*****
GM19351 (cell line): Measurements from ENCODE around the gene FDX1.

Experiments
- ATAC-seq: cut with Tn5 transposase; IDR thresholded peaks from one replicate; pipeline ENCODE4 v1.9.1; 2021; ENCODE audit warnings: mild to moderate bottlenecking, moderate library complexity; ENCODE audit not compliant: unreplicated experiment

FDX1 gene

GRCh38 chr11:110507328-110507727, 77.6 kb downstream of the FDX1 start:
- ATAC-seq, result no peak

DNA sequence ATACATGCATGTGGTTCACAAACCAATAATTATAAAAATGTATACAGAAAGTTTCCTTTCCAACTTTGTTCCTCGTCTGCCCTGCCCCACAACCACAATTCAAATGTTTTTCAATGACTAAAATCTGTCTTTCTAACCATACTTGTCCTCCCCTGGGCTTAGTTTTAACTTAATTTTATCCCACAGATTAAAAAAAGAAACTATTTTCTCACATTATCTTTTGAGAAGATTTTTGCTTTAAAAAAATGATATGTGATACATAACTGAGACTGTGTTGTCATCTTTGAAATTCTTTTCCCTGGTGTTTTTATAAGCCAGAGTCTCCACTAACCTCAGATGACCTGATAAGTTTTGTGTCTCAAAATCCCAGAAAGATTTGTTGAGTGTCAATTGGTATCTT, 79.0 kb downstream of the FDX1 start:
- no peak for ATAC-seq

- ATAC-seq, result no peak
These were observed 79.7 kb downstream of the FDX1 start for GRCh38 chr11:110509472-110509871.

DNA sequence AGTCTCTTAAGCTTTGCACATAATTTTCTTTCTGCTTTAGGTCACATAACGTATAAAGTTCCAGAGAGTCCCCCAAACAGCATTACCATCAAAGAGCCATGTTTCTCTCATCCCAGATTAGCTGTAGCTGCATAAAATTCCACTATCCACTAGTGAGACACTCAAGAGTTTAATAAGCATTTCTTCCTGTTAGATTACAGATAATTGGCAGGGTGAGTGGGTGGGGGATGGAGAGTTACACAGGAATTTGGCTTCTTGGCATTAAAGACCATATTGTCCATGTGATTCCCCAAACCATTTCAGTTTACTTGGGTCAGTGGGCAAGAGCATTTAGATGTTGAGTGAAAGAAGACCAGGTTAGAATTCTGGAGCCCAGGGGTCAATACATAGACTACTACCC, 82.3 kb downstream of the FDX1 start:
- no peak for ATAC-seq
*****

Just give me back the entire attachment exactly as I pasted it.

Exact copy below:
GM19351 (cell line): Measurements from ENCODE around the gene FDX1.

Experiments
- ATAC-seq: cut with Tn5 transposase; IDR thresholded peaks from one replicate; pipeline ENCODE4 v1.9.1; 2021; ENCODE audit warnings: mild to moderate bottlenecking, moderate library complexity; ENCODE audit not compliant: unreplicated experiment

FDX1 gene

GRCh38 chr11:110507328-110507727, 77.6 kb downstream of the FDX1 start:
- ATAC-seq, result no peak

DNA sequence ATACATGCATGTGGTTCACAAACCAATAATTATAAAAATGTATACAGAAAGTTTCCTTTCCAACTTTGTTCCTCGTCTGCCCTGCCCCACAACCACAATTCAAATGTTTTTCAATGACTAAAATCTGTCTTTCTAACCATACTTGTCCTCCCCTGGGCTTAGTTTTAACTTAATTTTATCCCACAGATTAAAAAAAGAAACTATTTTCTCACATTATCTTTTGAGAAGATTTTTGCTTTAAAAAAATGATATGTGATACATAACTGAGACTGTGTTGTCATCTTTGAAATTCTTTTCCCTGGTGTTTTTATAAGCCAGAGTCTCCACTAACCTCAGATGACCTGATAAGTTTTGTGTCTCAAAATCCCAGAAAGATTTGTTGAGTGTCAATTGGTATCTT, 79.0 kb downstream of the FDX1 start:
- no peak for ATAC-seq

- ATAC-seq, result no peak
These were observed 79.7 kb downstream of the FDX1 start for GRCh38 chr11:110509472-110509871.

DNA sequence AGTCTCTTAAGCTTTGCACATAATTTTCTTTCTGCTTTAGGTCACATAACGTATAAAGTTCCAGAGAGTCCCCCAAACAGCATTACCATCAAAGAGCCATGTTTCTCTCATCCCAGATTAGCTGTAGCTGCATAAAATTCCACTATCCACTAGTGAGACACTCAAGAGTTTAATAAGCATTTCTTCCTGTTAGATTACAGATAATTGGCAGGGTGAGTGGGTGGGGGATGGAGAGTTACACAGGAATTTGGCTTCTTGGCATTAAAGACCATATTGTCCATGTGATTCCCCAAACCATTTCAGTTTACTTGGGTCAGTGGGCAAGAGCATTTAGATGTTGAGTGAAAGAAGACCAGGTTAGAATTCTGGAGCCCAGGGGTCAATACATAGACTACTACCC, 82.3 kb downstream of the FDX1 start:
- no peak for ATAC-seq